Tucker of Dodgeville, Wis., High School, Department of

Having felt the need of some such compilation as this
present one through a long period of years, it is offered
in the hope that it will prove helpful to a large number
who have been handicapped in the use of Dialect mainly
because it has been so hard to find.




I A General Stjrvey 3

IJ The Meaning and Significance of Dialect .... 11

III How TO Study a Dialect 19

,W Advantages in the Interpretative Use of Dialect . 31

V The Monologue and Its Interpretation ..... 39


Material for Interpretation

VI Scotch 45

VII Italian 75

VIII Negro 89

IX French and French Canadian . 125

X Scandinavian 145

XI Irish 157

XII Miscellaneous 203

XIII One-Act Plats in Dialect 219



XIV General References 281

XV Detailed List of Selections 286

Index 305





WHEN one interested in the field of interpretation
is convinced of the benefits to be derived from the
use of Dialect for the interpreter, both in vocal and bodily
reaction and development, his first thought is to survey
the field; to determine, if possible, why others interested
in the subject have not investigated its resources. As a
possible clue to this last, it is necessary, first of all, to
discover the sources of the material.

Setting about in such a survey, the first step was to
locate Dialect selections, and for this purpose volumes of
selected readings compiled for use in interpretation were
examined. Out of a total of one hundred books, only one
was found that listed Dialect in its table of contents, nor
was there any mention of Dialect material in the indexes or
appendixes of the other ninety-nine.^ In this survey it
was necessary to go over these books page by page in order
to determine whether or not Dialect selections were in-
cluded, and if so what particular kind of dialect was rep-
resented (Irish, French, Chinese, etc.) ; also, the form in
which they were written, whether prose or poetry, for this

* A bibliography of these selections, with a chart of detailed find-
ings, appears on pages 281-303.


4 Dialects for Oral Iittrrprctation

was inilii'iited in the iiulox in only one instance. In the
one hundred hooks a total of 6200 selections were reviewed,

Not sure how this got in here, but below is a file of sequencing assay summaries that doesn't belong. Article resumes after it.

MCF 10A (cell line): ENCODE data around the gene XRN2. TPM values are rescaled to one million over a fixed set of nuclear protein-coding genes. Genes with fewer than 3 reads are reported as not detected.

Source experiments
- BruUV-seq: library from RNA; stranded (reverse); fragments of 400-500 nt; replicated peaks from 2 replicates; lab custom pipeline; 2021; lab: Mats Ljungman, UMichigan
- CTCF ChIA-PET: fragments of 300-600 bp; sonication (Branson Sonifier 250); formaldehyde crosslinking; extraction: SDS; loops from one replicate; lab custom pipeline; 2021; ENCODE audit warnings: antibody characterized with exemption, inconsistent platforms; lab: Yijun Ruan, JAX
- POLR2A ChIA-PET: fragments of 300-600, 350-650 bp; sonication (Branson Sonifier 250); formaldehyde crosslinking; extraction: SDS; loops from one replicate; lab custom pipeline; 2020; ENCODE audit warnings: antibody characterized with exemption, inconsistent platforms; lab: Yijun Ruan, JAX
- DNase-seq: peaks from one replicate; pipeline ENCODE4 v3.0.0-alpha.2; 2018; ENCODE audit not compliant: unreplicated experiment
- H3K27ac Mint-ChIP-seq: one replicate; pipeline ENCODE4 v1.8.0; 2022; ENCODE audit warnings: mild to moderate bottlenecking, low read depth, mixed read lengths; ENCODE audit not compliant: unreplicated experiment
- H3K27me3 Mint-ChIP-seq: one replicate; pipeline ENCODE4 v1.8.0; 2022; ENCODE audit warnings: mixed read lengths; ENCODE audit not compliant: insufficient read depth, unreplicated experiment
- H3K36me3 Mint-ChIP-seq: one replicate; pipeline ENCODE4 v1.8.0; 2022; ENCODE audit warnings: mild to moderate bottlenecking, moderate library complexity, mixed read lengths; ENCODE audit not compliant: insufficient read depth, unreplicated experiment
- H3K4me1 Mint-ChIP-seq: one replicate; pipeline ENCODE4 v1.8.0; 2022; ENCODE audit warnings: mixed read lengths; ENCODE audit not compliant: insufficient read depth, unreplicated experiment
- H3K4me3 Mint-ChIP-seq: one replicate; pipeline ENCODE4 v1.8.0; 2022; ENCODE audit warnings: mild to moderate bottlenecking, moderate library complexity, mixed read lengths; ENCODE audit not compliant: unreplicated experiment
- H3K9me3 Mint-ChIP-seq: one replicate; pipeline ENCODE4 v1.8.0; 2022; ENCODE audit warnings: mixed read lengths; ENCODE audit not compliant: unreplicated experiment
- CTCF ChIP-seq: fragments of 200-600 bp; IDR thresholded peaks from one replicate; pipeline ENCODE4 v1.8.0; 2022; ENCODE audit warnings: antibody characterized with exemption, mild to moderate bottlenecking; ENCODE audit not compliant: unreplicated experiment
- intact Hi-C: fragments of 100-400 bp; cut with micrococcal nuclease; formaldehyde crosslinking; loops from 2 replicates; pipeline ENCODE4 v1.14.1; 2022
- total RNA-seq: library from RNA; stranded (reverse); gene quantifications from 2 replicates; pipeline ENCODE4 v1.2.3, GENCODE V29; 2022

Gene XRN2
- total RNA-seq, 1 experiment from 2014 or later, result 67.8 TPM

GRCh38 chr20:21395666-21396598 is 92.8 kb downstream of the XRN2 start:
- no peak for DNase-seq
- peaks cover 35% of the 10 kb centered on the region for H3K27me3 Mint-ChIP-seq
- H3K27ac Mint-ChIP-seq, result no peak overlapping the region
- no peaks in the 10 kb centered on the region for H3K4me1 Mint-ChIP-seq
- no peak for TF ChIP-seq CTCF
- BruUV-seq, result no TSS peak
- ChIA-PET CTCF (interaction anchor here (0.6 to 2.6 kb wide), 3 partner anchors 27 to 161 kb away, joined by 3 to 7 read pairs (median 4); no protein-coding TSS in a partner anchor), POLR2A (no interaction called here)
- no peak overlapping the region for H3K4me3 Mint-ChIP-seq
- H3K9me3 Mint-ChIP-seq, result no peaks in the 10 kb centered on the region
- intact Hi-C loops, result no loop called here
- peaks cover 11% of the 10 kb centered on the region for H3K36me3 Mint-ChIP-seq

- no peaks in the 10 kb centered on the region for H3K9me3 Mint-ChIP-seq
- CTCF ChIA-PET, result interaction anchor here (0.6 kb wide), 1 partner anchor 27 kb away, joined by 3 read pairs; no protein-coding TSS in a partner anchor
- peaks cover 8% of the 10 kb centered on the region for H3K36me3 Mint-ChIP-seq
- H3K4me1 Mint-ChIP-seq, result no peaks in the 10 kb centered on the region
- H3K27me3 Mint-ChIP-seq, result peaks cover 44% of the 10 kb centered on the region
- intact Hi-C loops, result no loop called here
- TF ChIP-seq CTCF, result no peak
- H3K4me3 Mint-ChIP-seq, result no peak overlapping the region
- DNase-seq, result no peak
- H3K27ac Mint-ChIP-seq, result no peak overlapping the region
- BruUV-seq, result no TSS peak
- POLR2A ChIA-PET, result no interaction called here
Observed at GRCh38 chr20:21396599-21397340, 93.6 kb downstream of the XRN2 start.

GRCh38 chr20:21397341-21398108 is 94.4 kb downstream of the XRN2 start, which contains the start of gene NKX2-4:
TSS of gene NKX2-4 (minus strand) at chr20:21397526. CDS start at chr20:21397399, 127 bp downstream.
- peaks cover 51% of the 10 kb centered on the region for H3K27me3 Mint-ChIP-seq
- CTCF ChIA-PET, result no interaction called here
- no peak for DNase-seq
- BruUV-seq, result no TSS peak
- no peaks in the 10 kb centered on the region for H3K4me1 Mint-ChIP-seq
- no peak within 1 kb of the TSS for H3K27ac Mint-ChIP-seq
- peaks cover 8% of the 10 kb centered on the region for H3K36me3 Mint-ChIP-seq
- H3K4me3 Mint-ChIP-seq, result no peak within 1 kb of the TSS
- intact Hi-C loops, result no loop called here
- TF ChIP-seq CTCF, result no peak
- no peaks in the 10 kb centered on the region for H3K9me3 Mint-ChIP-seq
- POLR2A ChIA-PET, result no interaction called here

430 of which were Dialect. It should be noted here that
more than half of the latter, or 215, were repeated two or
three times. Of course there were some duplications in
the other selections, but it would not lower the total more
than 2000, so that the actual amount of material in dialect
form is in the proportion of 215 to 4200. One volume that
purported to be wholly Dialect contained 118 selections,
50 of which were usable. The other 68 selections were
either three- and four-line jokes, or not real Dialects. It
can readily be seen that there is an apparently appalling
lack of Dialect material. Furthermore, it is little wonder
that an instructor would not be enthusiastic in the use of
material that has to be literally dragged from its hiding-
place, examined, and diagnosed. The use of Dialect selec-
tions, therefore, is likely to be greatly retarded by this one
element alone, the finding of material.

A glance over the Dialects included in this volume will
perhaps reveal that the so-called Yankee, Hoosier, Child,
and varioiLs other Dialects do not appear. These, it seems,
are only variations within our own language, sometimes
termed Dialect, it is true. They would seem to be, in a
truer sense, colloquialisms, vernaculars, or provincialisms.
Pitch, accent, emphasis, even pronunciation, as well as
certain idiomatic expressions, may differ in different lo-
calities throughout our country, as they do in other coun-
tries as well ; but this is only a matter of degree, and not
one of radical change such as will be found when the
foreigner attempts to adopt our language.

Mr. E. S. Sheldon has the following to say upon this
point in his article "What Is a Dialect," found in the
Dialect Notes of the American Dialect Society, Vol. 1. I

Discussion 5

quote at some length, as it may serve to clarify our dis-
cussion to a great extent. Mr. Sheldon says: "Language
we consider primarily as spoken by the various individuals
who use it. No two individuals use exactly the same
language. All language is constantly changing and the
gradual changes in different localities produce in time, in
the lack of conservative or unifying forces, forms markedly
different, even though the source of all of these may have
been the same, that is, with only slight and unnoticed
individual variations. These different local forms of speech
we may pro-visionaUy call dialects, but it is evident that a
sharp line between dialects and language can only be
drawn after adopting strict definitions of both words, also
that no slight line can be drawn between the slight, and
for the most part unnoticed, differences among individuals
speaking the same dialect or language and the more notice-
able ones which we call differences of dialect. Dialects,
thus understood, can not be assigned in general to definite
regions with sharply drawn geographical limits. ..." and